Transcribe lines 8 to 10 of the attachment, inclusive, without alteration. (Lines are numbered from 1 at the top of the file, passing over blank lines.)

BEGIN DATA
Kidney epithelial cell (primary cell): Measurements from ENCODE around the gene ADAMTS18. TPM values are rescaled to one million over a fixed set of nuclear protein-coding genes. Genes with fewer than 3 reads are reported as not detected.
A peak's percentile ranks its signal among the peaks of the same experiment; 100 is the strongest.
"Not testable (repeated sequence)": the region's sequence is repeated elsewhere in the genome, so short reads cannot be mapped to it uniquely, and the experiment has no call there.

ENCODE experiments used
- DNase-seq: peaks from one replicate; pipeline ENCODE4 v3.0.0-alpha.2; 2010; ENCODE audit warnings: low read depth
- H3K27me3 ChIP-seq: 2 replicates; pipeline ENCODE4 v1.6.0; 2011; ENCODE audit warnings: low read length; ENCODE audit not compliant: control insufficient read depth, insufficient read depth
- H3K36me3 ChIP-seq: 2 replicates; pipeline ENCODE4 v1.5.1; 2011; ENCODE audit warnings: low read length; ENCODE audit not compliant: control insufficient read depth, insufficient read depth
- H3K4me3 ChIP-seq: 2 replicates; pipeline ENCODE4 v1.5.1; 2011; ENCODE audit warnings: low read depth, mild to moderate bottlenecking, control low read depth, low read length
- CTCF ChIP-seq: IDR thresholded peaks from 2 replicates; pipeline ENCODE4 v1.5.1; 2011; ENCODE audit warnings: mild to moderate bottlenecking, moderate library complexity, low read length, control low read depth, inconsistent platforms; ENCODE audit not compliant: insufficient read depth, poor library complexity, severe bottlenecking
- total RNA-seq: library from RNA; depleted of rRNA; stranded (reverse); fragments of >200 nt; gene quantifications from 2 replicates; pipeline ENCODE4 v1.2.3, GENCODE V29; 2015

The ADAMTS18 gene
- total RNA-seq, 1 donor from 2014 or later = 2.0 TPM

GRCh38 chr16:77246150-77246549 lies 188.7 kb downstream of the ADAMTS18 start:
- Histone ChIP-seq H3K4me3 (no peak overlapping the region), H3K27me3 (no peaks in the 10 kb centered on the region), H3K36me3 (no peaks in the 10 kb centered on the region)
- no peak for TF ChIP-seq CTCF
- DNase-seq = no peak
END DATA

- H3K4me3 ChIP-seq: 2 replicates; pipeline ENCODE4 v1.5.1; 2011; ENCODE audit warnings: low read depth, mild to moderate bottlenecking, control low read depth, low read length
- CTCF ChIP-seq: IDR thresholded peaks from 2 replicates; pipeline ENCODE4 v1.5.1; 2011; ENCODE audit warnings: mild to moderate bottlenecking, moderate library complexity, low read length, control low read depth, inconsistent platforms; ENCODE audit not compliant: insufficient read depth, poor library complexity, severe bottlenecking
- total RNA-seq: library from RNA; depleted of rRNA; stranded (reverse); fragments of >200 nt; gene quantifications from 2 replicates; pipeline ENCODE4 v1.2.3, GENCODE V29; 2015